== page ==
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These findings demonstrate the marked functional heterogeneity of HIV-1 Env proteins expressed …

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- Functional diversity of HIV-1 envelope proteins expressed by contemporaneous plasma viruses

In this study we have explored the functional properties of Env proteins from contemporaneous HIV-1 biological clones isolated from the plasma of chronically infected patients. Even when comparisons were restricted to viruses with similar tropism, these genetically diverse Env proteins were found to exhibit striking functional diversity, including, i) a wide range of infectivities for a given target cell, ii) differences in relative ability to infect different target cells, and iii) differences in sensitivity to certain entry inhibitors. In addition to the functional diversity observed among viruses from a single patient, significant inter-patient differences were also observed for some characteristics of Env proteins, including sensitivity to several different entry inhibitors and the relative ability of viruses to infect different target cells. Interestingly, no correlation was observed between viral infectivity and sensitivity to entry inhibitors, indicating that these properties are, to some extent, dissociable. These findings demonstrate the marked functional heterogeneity of HIV-1 Env proteins expressed by contemporaneous circulating viruses, and underscore the advantage of clonal analyses in characterizing such viral populations.

The observation that Env proteins expressed by contemporaneous viruses display a broad spectrum of infectivity towards a given target cell raises the question of the forces responsible for this functional diversity. One factor that can drive the development of diversity is the selection in a single patient of numerous viral subpopulations with distinct Env functional properties. Genetically distinct viral populations replicating in different tissues or cellular compartments have been identified in numerous studies [50-54]. Such populations can also result in functional diversity, as illustrated by the obvious example of the coexistence of viruses with different tropism. Indeed, we found that the coexistence of viruses with R5 and X4 tropism could make an important contribution to overall genetic diversity in patients from whom both populations were isolated.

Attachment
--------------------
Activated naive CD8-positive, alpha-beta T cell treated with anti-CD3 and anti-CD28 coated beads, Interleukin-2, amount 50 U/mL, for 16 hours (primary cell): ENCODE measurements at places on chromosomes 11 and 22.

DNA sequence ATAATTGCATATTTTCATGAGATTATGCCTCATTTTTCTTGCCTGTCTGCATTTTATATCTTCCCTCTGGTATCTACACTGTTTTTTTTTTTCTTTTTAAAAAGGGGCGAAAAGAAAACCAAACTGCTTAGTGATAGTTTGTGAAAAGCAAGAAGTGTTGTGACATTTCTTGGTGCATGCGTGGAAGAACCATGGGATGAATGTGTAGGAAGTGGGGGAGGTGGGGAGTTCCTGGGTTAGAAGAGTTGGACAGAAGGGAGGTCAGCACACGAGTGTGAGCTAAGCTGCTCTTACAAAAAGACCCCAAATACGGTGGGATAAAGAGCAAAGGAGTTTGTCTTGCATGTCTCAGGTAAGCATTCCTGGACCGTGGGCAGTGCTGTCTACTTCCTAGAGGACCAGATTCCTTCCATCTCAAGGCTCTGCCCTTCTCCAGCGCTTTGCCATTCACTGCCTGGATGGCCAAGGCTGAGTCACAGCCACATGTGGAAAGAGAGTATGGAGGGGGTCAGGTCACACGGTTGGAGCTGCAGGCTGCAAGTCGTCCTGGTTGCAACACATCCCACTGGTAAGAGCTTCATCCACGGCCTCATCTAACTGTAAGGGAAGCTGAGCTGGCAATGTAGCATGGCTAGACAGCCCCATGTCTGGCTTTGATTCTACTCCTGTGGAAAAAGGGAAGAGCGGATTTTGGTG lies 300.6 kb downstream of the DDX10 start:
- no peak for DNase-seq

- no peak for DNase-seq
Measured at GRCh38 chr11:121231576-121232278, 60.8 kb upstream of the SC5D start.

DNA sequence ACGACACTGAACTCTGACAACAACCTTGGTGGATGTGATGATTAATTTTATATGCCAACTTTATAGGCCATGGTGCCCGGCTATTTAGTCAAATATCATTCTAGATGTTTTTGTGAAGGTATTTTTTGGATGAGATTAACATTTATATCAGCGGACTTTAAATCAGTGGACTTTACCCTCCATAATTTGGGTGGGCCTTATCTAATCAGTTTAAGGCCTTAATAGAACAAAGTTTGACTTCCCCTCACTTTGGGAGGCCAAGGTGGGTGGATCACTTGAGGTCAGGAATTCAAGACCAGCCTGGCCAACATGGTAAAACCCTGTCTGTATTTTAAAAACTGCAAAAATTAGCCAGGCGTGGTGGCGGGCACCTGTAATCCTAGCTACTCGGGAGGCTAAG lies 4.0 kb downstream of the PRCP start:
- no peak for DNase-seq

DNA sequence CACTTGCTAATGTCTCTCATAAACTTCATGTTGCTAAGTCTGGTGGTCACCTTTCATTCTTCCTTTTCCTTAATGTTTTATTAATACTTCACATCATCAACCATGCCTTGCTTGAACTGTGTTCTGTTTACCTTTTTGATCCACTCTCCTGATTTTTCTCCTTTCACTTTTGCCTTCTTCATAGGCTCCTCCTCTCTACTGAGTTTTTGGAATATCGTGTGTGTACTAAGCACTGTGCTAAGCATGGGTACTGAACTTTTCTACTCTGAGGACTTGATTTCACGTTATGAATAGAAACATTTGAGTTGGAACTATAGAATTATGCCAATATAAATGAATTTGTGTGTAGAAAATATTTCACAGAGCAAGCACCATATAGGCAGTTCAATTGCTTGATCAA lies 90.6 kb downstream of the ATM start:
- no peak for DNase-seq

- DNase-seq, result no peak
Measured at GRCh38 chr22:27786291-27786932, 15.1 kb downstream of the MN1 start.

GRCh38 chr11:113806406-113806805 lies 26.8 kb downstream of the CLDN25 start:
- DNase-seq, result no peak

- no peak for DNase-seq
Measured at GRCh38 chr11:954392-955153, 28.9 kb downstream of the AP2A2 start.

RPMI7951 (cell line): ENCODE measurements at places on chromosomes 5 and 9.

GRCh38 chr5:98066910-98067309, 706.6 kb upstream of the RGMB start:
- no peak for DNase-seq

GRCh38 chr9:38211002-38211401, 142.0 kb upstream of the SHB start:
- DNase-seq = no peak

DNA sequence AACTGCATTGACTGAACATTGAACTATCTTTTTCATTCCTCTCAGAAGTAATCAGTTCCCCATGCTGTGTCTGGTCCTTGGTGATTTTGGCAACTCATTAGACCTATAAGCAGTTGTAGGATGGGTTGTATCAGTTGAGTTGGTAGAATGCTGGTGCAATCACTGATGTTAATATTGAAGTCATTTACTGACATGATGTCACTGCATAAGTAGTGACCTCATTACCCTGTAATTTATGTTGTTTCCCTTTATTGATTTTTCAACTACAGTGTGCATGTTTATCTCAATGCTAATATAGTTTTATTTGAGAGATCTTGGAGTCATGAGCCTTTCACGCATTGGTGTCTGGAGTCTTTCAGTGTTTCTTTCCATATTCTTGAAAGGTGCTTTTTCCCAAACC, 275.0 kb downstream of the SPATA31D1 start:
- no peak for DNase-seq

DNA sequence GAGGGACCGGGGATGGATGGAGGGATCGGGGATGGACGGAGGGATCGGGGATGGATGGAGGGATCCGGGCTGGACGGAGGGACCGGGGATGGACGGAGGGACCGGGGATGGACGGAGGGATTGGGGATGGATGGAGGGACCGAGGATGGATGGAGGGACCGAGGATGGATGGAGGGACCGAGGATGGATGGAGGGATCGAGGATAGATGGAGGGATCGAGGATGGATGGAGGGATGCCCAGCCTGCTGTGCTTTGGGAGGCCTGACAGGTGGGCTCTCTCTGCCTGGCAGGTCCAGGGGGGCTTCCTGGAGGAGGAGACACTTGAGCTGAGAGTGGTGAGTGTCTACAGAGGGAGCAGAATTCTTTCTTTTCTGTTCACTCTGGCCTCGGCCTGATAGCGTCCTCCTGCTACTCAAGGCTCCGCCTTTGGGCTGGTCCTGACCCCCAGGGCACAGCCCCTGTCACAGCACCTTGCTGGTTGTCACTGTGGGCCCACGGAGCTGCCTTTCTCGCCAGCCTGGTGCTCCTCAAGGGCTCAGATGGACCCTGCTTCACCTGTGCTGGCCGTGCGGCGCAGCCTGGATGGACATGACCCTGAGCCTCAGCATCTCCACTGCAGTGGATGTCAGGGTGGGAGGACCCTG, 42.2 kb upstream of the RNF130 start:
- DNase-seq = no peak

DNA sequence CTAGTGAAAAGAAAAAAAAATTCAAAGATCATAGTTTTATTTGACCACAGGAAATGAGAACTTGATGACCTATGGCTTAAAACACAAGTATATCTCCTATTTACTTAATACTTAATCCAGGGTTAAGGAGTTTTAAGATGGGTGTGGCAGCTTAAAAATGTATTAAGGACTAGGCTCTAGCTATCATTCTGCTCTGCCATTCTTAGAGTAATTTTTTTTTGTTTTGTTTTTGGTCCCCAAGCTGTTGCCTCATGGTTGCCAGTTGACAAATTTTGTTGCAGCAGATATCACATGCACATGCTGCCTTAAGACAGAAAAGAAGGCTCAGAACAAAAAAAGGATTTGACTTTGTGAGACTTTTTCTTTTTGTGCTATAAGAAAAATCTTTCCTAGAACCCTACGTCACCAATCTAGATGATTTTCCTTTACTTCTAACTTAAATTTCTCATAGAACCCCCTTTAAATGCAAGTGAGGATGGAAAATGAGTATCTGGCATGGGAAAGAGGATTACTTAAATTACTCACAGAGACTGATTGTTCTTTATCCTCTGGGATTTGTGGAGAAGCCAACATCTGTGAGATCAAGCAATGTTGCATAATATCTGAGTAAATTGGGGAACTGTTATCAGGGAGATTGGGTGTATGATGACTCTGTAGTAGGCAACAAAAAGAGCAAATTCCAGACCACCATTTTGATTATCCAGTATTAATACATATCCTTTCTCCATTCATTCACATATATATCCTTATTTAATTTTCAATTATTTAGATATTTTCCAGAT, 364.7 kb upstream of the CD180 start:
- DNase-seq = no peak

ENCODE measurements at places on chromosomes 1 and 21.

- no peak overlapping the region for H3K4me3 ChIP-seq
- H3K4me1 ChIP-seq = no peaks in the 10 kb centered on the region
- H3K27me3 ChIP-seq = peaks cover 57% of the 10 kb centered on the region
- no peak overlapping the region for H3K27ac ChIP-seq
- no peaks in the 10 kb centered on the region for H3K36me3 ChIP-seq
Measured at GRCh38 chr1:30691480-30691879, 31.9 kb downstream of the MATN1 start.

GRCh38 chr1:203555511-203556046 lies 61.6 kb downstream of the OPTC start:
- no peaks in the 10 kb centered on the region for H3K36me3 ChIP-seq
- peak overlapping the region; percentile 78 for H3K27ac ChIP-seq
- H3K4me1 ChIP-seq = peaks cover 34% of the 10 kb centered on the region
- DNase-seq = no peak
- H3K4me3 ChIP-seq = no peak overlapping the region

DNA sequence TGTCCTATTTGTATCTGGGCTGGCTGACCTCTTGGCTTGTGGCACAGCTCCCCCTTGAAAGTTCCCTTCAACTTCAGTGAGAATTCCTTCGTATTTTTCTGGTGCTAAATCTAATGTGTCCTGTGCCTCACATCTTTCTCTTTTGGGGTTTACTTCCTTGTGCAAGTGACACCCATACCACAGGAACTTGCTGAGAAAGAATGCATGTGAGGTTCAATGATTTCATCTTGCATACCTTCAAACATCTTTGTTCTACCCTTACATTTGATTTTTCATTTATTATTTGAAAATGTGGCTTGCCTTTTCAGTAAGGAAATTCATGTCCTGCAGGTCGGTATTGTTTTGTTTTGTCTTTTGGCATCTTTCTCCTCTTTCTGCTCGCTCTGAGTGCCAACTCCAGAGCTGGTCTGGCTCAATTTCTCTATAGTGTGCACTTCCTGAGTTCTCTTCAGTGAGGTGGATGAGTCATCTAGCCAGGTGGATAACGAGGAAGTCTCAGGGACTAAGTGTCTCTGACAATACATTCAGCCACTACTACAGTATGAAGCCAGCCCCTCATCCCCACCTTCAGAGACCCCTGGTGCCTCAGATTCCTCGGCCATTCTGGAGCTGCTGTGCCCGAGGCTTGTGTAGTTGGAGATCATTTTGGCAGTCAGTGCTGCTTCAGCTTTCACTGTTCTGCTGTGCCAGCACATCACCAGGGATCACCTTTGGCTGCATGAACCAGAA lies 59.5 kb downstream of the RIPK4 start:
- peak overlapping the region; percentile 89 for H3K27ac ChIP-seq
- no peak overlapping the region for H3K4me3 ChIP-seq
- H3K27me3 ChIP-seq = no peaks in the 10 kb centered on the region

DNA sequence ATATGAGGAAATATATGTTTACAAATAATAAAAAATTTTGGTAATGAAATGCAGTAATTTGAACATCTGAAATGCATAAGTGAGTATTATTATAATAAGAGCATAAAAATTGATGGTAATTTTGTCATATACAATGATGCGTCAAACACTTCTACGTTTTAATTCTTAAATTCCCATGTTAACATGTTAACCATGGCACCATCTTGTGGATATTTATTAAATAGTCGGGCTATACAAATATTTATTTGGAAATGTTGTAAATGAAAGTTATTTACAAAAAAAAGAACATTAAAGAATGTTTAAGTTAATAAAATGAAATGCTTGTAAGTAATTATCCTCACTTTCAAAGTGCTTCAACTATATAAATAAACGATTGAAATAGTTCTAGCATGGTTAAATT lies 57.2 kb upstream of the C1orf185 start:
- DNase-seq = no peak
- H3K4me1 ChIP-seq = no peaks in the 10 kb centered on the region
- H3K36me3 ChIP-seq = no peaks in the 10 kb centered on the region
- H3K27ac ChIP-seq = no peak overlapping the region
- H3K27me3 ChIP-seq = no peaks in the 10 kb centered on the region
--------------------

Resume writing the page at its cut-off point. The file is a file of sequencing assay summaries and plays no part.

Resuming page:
The high mutation and recombination rates of HIV-1 are also likely to have an important impact on infectivity. Because of the numerous structural constraints in viral proteins, including Env, many mutations will prove to be deleterious for fitness. Similarly, recombination events that shuffle env segments can modify the function of Env proteins [55,56]. Indeed, genetic evidence supports the idea that purifying selection against deleterious mutations is occurring in the env region [57]. In this regard, we observed that 3 of 4 viruses in which V3 sequences contained a single amino acid polymorphism not seen in any other sequence from that patient had low infectivity. The association of such rare polymorphisms with poor infectivity is consistent with the possibility that the deleterious mutations contribute to the wide spectrum infectivity observed in these studies, although further studies are required to directly demonstrate the impact of such specific genetic differences on viral infectivity.

The extent that genetic differences deleterious for viral replication accumulate because they are associated with escape from immune responses is also an important issue. In this regard, we observed that a V2 haplotype associated with reduced viral infectivity emerged in patient 2 over an 8 month interval, and had become the dominant haplotype. This haplotype differed by a single amino acid change from another haplotype observed in this individual (Fig. 8). Such a modification would be typical of escape from neutralizing antibodies or cytotoxic T-cells targeting this epitope, although other explanations are also possible (e.g., adaptation of the Env proteins to improve the targeting of a specific cell type or fixation of a deleterious mutation through stochastic processes). Further studies comparing the spectrum of infectivity of Env proteins present in the genetically homogeneous viral populations of viruses present immediately before seroconversion with that observed following the development of the anti-viral immune response will help define the extent that selection of variants associated with immune escape affects Env function.

The possibility that viral evolution during in vitro culture contributed to diversity should also be considered. For example, greatest viral diversity was observed for patient 3, and clones from this patient emerged later than those from the other patients. However, control experiments (see Materials and Methods) showed no evidence for viral evolution during culture. In particular, the absence of polymorphic bases in the sequences of the viral clones indicates that variants were not emerging to the extent that they were detectable by bulk sequencing, and therefore were not sufficiently abundant to influence either viral diversity or the assessment of infectivity.